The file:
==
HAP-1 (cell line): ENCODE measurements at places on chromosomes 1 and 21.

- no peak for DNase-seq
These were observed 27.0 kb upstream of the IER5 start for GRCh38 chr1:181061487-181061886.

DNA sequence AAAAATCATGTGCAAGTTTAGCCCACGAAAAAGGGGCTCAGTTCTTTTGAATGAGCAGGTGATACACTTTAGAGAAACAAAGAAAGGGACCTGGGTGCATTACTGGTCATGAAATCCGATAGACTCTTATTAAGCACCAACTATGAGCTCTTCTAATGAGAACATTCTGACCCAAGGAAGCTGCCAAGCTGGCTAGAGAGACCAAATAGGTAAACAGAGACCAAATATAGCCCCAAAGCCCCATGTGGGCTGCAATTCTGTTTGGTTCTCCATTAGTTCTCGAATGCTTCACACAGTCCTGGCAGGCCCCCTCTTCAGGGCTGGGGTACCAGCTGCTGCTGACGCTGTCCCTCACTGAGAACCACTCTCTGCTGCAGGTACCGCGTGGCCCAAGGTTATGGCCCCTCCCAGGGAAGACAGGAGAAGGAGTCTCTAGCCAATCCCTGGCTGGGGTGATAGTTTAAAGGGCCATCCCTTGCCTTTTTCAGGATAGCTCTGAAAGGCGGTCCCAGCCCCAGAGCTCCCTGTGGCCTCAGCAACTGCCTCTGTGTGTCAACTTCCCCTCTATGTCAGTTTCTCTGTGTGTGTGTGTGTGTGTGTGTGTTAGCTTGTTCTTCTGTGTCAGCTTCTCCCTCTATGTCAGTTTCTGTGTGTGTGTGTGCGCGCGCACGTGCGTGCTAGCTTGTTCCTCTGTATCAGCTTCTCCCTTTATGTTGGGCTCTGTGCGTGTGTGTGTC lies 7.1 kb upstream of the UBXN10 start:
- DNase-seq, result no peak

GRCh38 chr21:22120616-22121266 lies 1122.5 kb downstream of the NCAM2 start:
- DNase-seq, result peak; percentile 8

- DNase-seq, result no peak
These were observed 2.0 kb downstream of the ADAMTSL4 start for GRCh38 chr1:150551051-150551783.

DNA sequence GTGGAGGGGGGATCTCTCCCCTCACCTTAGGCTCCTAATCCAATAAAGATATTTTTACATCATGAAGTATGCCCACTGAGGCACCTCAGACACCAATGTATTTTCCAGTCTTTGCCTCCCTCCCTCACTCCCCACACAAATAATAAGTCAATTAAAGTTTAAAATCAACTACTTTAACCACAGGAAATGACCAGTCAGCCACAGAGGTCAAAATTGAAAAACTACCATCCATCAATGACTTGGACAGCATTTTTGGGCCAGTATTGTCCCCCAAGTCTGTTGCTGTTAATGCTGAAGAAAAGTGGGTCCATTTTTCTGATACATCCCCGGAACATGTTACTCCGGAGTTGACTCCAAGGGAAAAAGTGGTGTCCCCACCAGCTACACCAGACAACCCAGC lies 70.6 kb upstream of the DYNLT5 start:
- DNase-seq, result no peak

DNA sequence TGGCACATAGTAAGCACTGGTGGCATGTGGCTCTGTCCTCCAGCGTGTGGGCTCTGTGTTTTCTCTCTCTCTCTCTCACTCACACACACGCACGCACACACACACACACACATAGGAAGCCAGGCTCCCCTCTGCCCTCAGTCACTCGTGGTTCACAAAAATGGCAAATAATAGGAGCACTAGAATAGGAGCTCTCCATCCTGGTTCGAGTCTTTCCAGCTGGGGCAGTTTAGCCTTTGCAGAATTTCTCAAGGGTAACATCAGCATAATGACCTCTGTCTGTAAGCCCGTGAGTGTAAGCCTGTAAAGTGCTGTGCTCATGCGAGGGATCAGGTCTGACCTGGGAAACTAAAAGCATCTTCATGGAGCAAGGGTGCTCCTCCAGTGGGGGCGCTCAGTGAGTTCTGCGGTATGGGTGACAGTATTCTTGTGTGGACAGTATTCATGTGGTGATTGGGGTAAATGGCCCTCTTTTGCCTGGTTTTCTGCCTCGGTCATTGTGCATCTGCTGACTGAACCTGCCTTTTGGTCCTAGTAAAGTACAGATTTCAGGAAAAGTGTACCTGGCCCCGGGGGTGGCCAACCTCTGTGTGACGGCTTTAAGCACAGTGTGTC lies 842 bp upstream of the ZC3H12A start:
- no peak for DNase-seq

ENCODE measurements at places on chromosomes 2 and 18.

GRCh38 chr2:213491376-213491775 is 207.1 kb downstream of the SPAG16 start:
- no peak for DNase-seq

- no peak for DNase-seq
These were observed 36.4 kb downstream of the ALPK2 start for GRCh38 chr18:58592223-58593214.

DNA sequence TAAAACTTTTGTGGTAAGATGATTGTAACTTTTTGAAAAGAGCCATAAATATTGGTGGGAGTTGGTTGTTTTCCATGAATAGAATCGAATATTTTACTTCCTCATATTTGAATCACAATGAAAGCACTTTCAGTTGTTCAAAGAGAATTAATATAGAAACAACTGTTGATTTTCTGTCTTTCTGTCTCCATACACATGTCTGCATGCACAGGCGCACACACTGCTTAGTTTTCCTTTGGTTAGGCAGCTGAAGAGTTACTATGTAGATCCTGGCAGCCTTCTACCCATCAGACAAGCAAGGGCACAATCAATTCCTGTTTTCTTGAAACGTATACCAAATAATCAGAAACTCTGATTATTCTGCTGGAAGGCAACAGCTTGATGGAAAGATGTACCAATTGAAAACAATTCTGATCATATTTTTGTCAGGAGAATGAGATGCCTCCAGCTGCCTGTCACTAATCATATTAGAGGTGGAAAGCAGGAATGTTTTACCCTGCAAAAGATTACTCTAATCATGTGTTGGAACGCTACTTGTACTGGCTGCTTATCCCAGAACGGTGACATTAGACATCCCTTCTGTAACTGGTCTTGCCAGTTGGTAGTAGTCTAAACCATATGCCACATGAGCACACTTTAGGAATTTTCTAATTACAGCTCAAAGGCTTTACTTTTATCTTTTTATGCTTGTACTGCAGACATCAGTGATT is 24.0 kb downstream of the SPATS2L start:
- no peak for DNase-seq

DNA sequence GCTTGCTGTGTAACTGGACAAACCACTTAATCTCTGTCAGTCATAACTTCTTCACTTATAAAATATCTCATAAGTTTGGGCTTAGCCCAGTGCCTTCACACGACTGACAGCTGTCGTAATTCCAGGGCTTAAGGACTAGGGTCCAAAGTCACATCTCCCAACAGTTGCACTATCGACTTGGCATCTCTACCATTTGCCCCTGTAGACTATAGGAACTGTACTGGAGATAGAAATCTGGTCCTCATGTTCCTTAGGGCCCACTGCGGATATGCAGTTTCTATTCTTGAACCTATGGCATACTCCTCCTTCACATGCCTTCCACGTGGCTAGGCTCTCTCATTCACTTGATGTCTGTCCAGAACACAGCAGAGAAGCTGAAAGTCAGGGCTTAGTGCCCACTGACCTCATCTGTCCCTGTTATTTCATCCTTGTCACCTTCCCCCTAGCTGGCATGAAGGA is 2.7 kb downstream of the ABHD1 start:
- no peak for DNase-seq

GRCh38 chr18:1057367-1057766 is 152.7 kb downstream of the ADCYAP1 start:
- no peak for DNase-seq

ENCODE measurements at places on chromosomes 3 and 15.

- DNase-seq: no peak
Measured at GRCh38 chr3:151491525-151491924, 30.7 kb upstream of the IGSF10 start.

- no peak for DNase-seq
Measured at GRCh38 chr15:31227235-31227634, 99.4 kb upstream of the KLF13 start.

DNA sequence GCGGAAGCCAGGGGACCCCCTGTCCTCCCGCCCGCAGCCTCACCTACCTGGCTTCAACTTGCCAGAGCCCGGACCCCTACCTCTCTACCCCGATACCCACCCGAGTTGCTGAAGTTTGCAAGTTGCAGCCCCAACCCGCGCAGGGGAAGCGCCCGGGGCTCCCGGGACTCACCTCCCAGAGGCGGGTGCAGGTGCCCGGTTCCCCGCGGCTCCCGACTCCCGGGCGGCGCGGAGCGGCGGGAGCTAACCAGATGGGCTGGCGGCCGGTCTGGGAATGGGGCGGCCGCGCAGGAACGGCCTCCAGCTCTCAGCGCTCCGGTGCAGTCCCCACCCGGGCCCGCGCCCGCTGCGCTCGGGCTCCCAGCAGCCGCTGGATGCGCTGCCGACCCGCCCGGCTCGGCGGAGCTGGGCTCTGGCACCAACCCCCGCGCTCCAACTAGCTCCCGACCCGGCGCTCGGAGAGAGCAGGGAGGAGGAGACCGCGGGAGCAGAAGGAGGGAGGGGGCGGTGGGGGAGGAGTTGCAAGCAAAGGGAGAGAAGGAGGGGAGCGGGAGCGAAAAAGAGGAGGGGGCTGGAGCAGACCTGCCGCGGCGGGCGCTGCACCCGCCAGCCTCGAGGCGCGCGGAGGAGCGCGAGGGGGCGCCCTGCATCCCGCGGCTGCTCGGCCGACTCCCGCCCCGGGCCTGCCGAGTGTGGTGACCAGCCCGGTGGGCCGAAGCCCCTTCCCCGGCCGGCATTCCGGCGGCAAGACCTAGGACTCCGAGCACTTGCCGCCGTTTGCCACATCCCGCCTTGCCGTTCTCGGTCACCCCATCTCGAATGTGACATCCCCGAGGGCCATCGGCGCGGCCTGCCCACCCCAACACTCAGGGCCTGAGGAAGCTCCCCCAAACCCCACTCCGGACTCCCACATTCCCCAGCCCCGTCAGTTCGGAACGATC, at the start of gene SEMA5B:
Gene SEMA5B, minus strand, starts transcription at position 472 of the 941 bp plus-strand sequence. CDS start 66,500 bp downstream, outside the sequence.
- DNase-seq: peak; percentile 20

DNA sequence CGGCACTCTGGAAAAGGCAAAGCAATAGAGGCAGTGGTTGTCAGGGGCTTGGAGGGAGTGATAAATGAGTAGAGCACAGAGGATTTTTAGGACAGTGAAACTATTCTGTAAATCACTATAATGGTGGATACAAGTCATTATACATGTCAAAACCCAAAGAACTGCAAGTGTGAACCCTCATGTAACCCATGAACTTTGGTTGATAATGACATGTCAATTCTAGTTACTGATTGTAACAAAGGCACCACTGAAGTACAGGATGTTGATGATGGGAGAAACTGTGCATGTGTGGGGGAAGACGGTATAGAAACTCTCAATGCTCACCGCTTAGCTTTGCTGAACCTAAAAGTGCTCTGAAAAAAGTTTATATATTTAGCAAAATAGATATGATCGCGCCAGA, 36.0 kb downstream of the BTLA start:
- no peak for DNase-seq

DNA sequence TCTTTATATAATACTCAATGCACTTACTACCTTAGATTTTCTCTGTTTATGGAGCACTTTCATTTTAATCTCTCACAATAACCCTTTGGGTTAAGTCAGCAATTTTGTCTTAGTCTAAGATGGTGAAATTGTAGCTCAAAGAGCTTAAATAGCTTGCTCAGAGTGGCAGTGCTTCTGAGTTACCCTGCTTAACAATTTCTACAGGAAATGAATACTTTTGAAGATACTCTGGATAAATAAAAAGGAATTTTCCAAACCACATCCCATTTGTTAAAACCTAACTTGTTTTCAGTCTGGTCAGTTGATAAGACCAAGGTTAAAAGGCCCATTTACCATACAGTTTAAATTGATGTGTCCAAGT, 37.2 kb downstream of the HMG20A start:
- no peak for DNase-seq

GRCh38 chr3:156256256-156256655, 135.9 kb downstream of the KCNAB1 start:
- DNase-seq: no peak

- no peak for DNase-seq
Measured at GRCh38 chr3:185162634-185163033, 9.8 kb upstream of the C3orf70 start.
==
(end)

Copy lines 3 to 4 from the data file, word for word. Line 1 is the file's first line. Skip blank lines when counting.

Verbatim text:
These were observed 27.0 kb upstream of the IER5 start for GRCh38 chr1:181061487-181061886.

DNA sequence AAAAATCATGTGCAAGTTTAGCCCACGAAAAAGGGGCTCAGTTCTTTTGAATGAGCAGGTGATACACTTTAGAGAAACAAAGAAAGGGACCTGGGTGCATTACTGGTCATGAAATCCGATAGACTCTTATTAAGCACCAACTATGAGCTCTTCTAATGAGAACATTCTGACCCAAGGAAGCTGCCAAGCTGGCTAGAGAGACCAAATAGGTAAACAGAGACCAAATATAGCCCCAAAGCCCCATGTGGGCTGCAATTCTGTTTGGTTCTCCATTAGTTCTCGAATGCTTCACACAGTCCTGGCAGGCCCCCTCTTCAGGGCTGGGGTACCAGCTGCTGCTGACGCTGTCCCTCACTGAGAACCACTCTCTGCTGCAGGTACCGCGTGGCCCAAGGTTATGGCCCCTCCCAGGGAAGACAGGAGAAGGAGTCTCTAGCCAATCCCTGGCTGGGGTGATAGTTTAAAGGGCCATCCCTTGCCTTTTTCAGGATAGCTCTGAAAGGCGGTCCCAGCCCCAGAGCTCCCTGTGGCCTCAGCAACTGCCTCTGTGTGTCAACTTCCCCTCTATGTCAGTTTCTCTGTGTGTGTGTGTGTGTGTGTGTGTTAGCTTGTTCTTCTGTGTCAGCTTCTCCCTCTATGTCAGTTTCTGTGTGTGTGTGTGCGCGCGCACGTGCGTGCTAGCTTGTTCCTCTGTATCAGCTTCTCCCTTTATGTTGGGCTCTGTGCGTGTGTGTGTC lies 7.1 kb upstream of the UBXN10 start: